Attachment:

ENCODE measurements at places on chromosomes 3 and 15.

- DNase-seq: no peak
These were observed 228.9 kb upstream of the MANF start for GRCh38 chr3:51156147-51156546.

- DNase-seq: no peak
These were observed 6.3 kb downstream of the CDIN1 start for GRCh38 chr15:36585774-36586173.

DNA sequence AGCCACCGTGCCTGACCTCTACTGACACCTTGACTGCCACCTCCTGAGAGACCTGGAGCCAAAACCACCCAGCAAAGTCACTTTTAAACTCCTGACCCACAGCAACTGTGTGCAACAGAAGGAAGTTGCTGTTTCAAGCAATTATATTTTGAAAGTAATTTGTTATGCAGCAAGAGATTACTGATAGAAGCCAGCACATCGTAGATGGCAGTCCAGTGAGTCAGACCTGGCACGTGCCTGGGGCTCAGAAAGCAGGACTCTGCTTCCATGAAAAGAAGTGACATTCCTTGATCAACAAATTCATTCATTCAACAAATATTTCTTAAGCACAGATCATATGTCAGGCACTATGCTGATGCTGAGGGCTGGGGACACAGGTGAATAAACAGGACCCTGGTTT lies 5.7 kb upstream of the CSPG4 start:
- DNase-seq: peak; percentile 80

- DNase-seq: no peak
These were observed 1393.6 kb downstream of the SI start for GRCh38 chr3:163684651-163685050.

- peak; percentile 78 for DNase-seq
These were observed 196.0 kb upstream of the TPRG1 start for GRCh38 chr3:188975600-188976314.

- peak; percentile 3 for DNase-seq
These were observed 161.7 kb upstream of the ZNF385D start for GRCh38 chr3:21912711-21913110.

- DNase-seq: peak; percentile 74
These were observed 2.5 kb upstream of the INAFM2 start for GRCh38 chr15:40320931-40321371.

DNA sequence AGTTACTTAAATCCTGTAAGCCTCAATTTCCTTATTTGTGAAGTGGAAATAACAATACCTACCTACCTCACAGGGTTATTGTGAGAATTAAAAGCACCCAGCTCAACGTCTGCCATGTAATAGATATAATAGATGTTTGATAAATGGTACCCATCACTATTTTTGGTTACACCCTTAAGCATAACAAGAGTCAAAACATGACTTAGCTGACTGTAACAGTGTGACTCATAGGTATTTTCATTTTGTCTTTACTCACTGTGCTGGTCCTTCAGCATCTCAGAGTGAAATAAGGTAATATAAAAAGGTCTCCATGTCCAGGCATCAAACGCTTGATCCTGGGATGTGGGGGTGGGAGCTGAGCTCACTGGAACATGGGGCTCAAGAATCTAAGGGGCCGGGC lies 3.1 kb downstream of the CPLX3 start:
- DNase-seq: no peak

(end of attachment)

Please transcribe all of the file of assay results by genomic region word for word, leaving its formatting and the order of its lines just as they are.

ENCODE measurements at places on chromosomes 3 and 15.

- DNase-seq: no peak
These were observed 228.9 kb upstream of the MANF start for GRCh38 chr3:51156147-51156546.

- DNase-seq: no peak
These were observed 6.3 kb downstream of the CDIN1 start for GRCh38 chr15:36585774-36586173.

DNA sequence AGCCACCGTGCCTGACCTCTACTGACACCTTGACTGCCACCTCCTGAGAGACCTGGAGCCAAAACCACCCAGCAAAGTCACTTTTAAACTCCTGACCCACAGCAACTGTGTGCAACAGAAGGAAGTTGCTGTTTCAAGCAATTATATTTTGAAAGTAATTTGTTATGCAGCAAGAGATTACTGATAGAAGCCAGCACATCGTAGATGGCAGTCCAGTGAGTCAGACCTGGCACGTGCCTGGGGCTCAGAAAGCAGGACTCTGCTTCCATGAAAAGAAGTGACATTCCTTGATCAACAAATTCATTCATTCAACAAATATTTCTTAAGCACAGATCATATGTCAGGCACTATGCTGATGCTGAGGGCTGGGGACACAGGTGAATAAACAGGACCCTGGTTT lies 5.7 kb upstream of the CSPG4 start:
- DNase-seq: peak; percentile 80

- DNase-seq: no peak
These were observed 1393.6 kb downstream of the SI start for GRCh38 chr3:163684651-163685050.

- peak; percentile 78 for DNase-seq
These were observed 196.0 kb upstream of the TPRG1 start for GRCh38 chr3:188975600-188976314.

- peak; percentile 3 for DNase-seq
These were observed 161.7 kb upstream of the ZNF385D start for GRCh38 chr3:21912711-21913110.

- DNase-seq: peak; percentile 74
These were observed 2.5 kb upstream of the INAFM2 start for GRCh38 chr15:40320931-40321371.

DNA sequence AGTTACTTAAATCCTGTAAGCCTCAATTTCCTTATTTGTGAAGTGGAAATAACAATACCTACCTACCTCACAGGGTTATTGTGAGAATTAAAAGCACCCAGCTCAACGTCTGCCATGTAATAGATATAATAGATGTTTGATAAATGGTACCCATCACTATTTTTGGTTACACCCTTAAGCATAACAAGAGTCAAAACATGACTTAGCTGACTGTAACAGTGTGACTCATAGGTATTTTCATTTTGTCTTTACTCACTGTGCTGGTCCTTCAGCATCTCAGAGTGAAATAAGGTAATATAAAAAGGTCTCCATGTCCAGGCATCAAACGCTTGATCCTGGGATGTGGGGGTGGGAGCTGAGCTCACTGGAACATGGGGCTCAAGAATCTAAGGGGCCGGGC lies 3.1 kb downstream of the CPLX3 start:
- DNase-seq: no peak